malaria-medsOn June 12th, GAiA Co-director William Fisher presented at the Harvard Global Health Institute on the potential for miniature spectrometers to reduce the use and distribution of substandard   drugs in Sub-Saharan Africa, as part of GAiA’s summer lunch series, “Conversations in Global Health, Innovation & the Digital World.” In his talk, Fisher explained the issues that counterfeit and other substandard medicines cause, and illustrated how deploying drug-quality assessment technology like miniature spectrometers would increase the government’s ability to regulate drug distribution and empower individuals to confirm the authenticity of the drugs they purchase, ultimately increasing the use of therapeutically effective medicines. He then outlined a pilot project in Namibia being initiated to use this new technology in reducing distribution of falsified or degraded antimalarial medications.

The quality of medicines has an enormous impact on mortality and morbidity in the developing world. In 2013, the consumption of poor-quality antimalarials was associated with over 120,000 deaths in children under 5 years of age in 39 Sub-Saharan African countries (Renschler et al., 2015).  Medicines containing lower amounts of the active ingredient than indicated not only have reduced therapeutic effectiveness, but also increase selection for drug-resistant parasites and, thus, the risk of conditions that could spread resistance. Reduced therapeutic effectiveness of these counterfeit drugs also threatens patient confidence in medicine and health care providers. These problems highlight the need for an inexpensive, efficient method of testing purchased medicines. The ability to do so would allow public health workers, government officials, and citizens to ensure that patients are getting therapeutically effective drugs in their required doses, and would decrease counterfeit drug manufacturing in the long-term.

In conjunction with a mission-oriented American engineering lab, Fisher is exploring how miniature spectrometers can be used to combat substandard medicines through a Namibian pilot program. These devices function as a smartphone accessory, and produce an infrared spectrum indicating the chemical composition of a drug. This spectrum profile is then compared to a reference database of spectra for approved drug formulations.

 The graph findings of a miniature spectrometer detecting falsified anti-Malarial medication Coartem, in red, that deviates significantly from authentic Coartem, in blue.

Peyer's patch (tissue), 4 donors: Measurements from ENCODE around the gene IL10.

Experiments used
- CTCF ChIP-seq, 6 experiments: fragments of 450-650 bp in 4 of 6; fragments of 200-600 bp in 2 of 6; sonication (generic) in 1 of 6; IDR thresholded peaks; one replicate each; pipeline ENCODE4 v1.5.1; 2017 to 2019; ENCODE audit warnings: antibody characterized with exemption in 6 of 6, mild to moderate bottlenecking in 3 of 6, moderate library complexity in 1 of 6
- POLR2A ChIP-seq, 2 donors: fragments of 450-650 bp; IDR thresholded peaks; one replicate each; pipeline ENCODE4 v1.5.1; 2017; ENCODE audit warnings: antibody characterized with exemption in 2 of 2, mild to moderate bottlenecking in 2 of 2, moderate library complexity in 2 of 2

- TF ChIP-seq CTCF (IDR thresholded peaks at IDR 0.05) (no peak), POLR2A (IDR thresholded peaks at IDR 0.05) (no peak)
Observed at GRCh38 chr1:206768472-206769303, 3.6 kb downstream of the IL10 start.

The graph findings of a miniature spectrometer detecting falsified anti-Malarial medication Coartem, in red, that deviates significantly from authentic Coartem, in blue.
The testing can even be conducted through pharmaceutical packaging, increasing the ease with which medicines can be tested and reducing waste. Current government efforts to combat the counterfeit drug problem in Namibia involve collecting drug samples from different parts of the country which are then sent back to labs in the capital city for testing to determine authenticity. This costly and time-consuming process is also somewhat ineffective: by the time the government can test samples, the medicines in question may have already been distributed. The pilot program could provide a simpler, less costly solution by allowing officials to test medicines on site, getting results in the course of a day, rather than weeks. While the testing devices are currently planned to be distributed and used primarily by public health employees, Fisher noted that the user-friendly, inexpensive technology allows for the possibility of a decentralized system that empowers citizens to test the authenticity of their own medicines.

Simultaneously, miniature spectrometers hold the potential to regulate the intellectual property of pharmaceutical companies. Fisher detailed the possibility of a pharmaceutical company incorporating chemical markers into pills that would indicate their manufacturer. These markers would be detectable in the routine scanning of medicines and could be used to determine where drugs from a manufacturer are being distributed to, and whether they have been illegally redistributed. Use of this device would disincentivize middlemen from tampering with or illegally distributing medicine, enabling pharmaceutical companies to better pursue market access strategies such as differential pricing.  However, this level of detection and regulation may put intellectual property and public health interests at odds: how should public health officials respond in instances where a drug sample produces the spectrum indicating correct dosage composition and efficacy, but not the anti-counterfeiting chemical marker? Fisher highlighted this inherent tension as an issue that will need to be addressed down the road in order for the pilot program to expand.

Namibia is well-suited for this pilot program due to its low levels of corruption and existing public health initiatives. Fisher and his team hope to work with the governments of South Africa, Mozambique, Malawi, and Botswana to implement similar programs using miniature spectrometers. Going forward, the team will continue to address questions about the types of drugs to be used in reference databases, the ethics behind the device’s applications, and the program’s feasibility in different country contexts.

 

William Fisher Details a Pilot Program Using Technology to Combat Counterfeit Medicines